Laura Young Connelly ’88, class president
Short Term students were in the Soviet Union when the reactor blew up at Chernobyl in April 1986. Frantic, we tried every way possible to reach them —through the State Department, through the offices of the Washington delegation. Walking to the office one morning, I decided to call the Embassy. Fat chance of getting through, I thought. They answered on the third ring. We located the students, arranged for their return, and oversaw their complete physicals at Brigham and Women’s Hospital as soon as they got off the plane. A happy ending to a serious moment.
Jim Carignan ’61, dean emeritus of the College
The Thumper’s Visit
When Ted Williams’ son, John-Henry, applied for admission in the ’80s, I remember how often Leigh Campbell ’63, director of financial aid, went into Ham Lounge to make coffee when Williams was sitting there. Williams’ voice was so loud, especially when he called Bud Leavitt, collect, from the phone booth on the first floor of Lane. The two of them exchanged affectionate insults at the top of their lungs, and Ted’s voice carried all the way to the third floor.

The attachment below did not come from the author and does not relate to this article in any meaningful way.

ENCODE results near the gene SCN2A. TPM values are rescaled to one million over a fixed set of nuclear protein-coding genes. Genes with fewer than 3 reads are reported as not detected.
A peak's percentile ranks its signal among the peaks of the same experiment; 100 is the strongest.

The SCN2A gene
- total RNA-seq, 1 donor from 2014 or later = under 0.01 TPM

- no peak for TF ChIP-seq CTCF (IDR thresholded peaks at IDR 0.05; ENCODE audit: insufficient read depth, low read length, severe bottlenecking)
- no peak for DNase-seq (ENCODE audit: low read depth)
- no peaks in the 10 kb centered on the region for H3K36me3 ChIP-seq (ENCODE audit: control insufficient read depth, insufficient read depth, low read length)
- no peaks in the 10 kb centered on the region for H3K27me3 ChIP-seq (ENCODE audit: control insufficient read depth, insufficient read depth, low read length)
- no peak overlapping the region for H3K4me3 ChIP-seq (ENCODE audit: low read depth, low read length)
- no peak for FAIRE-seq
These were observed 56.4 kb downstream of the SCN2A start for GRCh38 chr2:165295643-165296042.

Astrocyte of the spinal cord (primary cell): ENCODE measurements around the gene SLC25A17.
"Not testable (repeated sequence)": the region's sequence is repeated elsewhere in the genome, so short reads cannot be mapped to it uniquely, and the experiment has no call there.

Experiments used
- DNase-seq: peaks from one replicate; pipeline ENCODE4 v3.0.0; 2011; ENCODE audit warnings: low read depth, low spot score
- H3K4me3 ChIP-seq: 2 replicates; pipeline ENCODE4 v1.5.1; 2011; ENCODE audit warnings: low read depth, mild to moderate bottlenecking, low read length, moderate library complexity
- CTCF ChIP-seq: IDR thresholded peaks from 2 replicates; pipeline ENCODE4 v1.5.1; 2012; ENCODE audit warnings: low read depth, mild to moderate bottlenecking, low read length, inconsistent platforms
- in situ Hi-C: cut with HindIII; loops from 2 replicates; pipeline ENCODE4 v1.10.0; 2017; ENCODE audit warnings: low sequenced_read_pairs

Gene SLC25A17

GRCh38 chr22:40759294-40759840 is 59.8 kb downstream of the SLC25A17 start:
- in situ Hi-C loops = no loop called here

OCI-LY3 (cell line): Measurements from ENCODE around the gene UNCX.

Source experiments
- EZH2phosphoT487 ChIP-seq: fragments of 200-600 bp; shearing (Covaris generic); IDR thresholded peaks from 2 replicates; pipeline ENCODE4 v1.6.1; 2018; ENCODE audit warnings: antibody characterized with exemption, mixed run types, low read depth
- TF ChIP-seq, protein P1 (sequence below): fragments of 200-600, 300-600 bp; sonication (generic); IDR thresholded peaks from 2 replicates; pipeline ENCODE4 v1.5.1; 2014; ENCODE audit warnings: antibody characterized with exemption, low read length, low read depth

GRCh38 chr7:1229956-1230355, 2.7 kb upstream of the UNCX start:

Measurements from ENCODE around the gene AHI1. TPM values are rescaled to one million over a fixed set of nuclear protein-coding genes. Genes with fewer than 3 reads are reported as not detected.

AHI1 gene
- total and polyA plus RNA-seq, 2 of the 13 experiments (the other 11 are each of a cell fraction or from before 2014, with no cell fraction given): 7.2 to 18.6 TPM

Virginia Harrison ’63, associate dean of admissions, 1978–2004
The Missed Meeting
I was a freshman and a Benjamin Mays Scholar. I did not know of Dr. Mays and only had appreciation for the scholarship in his name. That spring I had an opportunity to meet him in Atlanta, but the demands of college did not allow me to go. He died the next spring. At that moment, I vowed not to miss another great opportunity, and have used Dr. Mays’ life, his perseverance, and his leadership as inspiration and guidance.